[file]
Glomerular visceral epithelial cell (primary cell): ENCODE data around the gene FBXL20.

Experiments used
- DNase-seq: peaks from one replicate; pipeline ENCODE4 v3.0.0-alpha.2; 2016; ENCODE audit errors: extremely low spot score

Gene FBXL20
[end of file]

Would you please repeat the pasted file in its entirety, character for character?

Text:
Glomerular visceral epithelial cell (primary cell): ENCODE data around the gene FBXL20.

Experiments used
- DNase-seq: peaks from one replicate; pipeline ENCODE4 v3.0.0-alpha.2; 2016; ENCODE audit errors: extremely low spot score

Gene FBXL20